Thu | Nov 30, 2023

Anthony Winkler's archives presented to National Library

Published:Tuesday | April 11, 2017 | 12:00 AMMichael Reckord
Michael Reckord Poet and actor Roy Thomas (left) poses with members of the Winkler family; Adam, Cathy and Becky.
Michael Reckord Anthony Winkler's daughter Becky, bringing greetings at the National Library of Jamaica.
File Anthony Winkler reading from his novel 'Crocodile' at Bookland, New Kingston, a few years ago.
File Anthony Winkler reads part of his life story at the 2009 Calabash International Literary Festival, Jake’s, Treasure Beach, St Elizabeth.

Though he lived in the USA most of his adult life, Anthony Winkler (1942-2015) never lost his "thick Jamaican accent", according to his daughter, Becky, who added, "Americans often had difficulty understanding him."

On Thursday, Winkler became a lot more accessible to the world. The National Library of Jamaica (NLJ) then got possession of the extensive archives of the acclaimed Jamaican novelist, textbook writer, playwright and poet, who received a silver and gold Musgrave Medal from the Institute of Jamaica in 2004 and 2014, respectively, for his contribution to literature.

Two of his works were made into movies, The Annihilation of Fish, starring James Earl Jones and Lynn Redgrave, and The Lunatic, starring Jamaican actor Paul Campbell. Another actor in the latter film, Roy Thomas, was a special guest at the handover.

Those using the archives will probably spend much of their time laughing out loud at Winkler's farcical, often bawdy humour. He found particular delight in startling beginnings for his novels, for example, The Duppy, which opens with, "One Saturday morning, not very long ago, I dropped dead and turned into a duppy."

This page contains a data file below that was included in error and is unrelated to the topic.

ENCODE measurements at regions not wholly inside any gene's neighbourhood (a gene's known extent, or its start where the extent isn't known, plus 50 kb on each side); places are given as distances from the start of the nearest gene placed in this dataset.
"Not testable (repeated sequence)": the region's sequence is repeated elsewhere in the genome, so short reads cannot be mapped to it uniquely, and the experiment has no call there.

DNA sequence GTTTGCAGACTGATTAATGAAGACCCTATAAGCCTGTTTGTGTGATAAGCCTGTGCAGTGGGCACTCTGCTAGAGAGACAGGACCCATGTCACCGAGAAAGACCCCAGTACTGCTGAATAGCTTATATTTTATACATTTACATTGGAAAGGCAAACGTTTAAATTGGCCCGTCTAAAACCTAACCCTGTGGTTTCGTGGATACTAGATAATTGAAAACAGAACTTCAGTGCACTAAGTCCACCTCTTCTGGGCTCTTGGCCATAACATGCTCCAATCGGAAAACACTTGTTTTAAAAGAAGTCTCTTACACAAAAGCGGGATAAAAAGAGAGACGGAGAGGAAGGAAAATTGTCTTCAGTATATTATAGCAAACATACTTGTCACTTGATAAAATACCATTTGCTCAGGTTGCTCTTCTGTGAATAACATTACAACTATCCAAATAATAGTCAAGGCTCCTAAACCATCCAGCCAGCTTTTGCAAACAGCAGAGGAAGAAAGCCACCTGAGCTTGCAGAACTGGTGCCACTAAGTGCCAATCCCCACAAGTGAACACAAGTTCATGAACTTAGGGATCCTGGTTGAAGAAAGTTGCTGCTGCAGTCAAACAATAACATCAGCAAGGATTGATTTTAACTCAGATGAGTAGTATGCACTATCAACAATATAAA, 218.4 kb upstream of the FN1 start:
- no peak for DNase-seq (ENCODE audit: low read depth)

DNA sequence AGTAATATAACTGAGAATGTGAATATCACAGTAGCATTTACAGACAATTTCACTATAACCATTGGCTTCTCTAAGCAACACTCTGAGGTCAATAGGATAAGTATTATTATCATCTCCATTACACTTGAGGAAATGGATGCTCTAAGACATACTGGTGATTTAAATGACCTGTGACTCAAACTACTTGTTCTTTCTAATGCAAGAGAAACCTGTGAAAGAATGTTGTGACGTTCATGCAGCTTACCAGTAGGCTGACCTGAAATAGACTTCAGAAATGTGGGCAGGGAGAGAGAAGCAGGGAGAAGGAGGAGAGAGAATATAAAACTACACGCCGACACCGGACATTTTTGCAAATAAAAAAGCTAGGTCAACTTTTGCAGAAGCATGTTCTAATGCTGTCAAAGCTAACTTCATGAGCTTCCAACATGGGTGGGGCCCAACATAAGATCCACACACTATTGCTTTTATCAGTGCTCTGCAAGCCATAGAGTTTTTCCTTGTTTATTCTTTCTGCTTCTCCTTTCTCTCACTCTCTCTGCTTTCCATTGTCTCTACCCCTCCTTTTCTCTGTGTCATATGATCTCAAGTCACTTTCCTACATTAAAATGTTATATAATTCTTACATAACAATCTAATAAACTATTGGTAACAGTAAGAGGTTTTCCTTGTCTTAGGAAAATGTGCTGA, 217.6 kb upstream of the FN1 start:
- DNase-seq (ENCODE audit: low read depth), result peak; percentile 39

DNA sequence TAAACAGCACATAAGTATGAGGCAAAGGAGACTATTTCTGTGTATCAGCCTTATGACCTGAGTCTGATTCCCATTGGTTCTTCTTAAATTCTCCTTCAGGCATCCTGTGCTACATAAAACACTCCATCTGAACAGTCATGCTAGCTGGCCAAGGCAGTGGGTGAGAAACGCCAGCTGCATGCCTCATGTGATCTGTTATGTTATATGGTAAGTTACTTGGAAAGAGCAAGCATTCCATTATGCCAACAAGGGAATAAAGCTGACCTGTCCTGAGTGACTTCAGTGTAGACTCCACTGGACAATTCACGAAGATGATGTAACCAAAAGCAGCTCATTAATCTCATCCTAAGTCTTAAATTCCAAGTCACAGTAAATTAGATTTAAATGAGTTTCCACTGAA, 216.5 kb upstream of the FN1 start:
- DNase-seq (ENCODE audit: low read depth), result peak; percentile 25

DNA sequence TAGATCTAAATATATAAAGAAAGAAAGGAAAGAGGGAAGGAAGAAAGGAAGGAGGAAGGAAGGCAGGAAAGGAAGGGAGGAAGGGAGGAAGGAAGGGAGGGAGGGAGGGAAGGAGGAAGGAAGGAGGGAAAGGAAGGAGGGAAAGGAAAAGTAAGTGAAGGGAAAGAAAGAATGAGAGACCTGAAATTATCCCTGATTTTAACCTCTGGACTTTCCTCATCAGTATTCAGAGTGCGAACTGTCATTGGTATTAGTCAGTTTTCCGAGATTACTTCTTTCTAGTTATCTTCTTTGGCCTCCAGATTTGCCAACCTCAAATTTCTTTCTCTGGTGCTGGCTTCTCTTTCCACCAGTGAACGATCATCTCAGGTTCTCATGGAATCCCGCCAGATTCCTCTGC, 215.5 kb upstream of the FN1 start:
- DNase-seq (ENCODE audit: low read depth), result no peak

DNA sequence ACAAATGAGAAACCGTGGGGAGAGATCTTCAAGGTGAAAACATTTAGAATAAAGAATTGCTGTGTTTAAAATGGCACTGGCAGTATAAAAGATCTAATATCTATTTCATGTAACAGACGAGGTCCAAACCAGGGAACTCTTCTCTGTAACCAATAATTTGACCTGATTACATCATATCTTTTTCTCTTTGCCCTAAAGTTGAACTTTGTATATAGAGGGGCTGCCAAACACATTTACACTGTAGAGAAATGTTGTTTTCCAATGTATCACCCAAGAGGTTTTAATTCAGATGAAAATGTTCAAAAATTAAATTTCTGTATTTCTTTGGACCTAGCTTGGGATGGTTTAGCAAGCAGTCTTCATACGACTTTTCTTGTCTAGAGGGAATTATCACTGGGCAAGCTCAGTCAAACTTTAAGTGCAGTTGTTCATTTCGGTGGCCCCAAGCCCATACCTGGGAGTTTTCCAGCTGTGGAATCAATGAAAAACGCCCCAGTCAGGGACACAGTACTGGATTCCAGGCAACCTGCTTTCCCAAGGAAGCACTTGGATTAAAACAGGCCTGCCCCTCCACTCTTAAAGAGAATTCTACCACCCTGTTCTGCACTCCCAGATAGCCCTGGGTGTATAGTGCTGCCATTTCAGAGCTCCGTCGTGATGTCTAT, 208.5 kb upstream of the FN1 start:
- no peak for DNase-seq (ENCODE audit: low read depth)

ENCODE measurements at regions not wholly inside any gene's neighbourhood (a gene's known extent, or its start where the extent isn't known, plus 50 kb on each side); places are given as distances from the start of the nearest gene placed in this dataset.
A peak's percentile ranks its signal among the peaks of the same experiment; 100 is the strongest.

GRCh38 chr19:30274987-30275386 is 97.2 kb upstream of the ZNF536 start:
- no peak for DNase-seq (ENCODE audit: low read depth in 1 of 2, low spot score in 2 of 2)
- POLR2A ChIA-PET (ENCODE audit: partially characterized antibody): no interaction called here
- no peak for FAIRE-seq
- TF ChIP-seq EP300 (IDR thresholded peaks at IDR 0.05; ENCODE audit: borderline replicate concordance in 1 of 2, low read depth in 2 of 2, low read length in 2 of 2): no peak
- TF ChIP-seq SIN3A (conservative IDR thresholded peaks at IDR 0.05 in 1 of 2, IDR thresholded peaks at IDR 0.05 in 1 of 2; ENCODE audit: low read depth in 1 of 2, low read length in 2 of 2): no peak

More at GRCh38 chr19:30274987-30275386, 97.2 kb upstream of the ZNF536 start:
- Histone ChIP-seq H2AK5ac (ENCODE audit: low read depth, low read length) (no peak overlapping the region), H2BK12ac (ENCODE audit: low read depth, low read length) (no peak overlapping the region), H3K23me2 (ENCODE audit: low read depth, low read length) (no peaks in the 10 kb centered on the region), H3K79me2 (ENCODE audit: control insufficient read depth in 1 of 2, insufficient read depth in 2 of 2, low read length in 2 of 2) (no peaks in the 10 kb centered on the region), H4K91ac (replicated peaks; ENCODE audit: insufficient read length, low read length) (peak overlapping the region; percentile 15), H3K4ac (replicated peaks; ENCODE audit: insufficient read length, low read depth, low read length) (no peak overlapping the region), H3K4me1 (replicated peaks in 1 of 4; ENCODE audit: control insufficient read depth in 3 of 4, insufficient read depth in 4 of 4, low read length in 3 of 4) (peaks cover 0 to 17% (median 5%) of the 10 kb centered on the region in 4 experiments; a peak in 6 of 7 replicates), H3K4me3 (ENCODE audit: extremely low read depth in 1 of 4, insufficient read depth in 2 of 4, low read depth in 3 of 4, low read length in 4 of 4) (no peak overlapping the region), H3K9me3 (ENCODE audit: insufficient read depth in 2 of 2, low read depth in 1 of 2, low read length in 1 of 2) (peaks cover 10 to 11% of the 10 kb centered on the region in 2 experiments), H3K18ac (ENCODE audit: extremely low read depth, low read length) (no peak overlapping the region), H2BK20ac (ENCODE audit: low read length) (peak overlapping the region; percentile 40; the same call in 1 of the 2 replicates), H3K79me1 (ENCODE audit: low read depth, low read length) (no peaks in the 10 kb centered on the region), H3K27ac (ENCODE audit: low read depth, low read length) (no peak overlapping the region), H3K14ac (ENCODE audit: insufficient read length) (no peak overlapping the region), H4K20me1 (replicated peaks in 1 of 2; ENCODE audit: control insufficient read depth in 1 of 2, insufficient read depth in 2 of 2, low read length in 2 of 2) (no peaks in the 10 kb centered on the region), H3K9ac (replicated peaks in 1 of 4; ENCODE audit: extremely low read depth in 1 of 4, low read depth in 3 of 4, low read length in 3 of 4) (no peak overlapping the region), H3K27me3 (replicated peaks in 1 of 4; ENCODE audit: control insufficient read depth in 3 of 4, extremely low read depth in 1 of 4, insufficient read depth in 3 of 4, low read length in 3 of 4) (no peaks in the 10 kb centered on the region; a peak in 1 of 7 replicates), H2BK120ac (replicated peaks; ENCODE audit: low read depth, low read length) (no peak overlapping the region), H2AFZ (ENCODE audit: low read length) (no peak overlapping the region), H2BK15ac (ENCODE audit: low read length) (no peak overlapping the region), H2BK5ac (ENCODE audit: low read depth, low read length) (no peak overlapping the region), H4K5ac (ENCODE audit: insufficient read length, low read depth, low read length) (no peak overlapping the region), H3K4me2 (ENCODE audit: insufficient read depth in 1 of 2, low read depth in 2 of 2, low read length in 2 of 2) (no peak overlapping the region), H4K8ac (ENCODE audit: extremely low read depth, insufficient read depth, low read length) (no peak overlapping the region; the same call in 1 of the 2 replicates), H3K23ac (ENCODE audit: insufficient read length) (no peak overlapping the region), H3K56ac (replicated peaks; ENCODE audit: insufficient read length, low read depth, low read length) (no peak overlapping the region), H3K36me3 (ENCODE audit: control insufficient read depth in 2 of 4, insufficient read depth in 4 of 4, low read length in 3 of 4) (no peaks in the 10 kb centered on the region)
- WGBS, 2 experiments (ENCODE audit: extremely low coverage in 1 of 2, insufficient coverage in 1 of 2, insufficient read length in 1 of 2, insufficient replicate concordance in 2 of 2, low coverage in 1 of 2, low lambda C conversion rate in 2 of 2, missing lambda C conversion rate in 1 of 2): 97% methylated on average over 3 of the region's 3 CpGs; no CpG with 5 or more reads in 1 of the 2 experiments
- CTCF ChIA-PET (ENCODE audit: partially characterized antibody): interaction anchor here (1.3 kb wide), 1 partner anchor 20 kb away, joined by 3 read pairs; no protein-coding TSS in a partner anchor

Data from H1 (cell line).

Nicole Prawl, head of preservation and conservation at the NLJ, told the audience that the archives have been divided into four series. Series 1 contains professional and personal correspondence; Series 2 contains legal and final papers, mostly contracts with publishers; Series 3 contains his creative writing, and Series 4 contains scrapbooks.


Formal presentation


The material was formally presented to the library by Winkler's widow, Cathy, and their children, Adam and Becky, who, accompanied by 11 other members of his family, came from Atlanta for the function. It would have delighted Winkler who, in his memoir, Going Home to Teach, reflects on America as "nothing more than a place where I worked. My home was Jamaica, and my heart longed to return there."

In a poignant moment near the end of Thursday's ceremony, which was dubbed Home at Last, his son told the audience, "He's finally home, where he always wanted to be."

Winkler's daughter said that she and her brother grew up on Anancy stories and Jamaican folk songs and phrases. When Winkler told her she looked "mawga," she said, she knew she was looking good by American standards, and she remembered him singing Linstead Market and Sammy Dead as they drove along the highway to Chicago. Her father taught the children to be independent, she added, and he'd have been pleased that both she and Adam will be receiving doctorates by the end of the year.

Actor Andrew Brodber, entertained the audience by reading excerpts from Going Home to Teach and The Duppy. In the former, Winkler relates the immediate cause for his emigration to the USA - his disgust at an easily avoidable scheduling mix-up which caused two girls that he had been tutoring for months to be unable to take an important exam.

In her closing remarks, the library's CEO, Winsome Hudson, called on the Government to provide a new national library, stating that it was running out of space and would be hard-pressed to accommodate another major collection like the Winkler archives.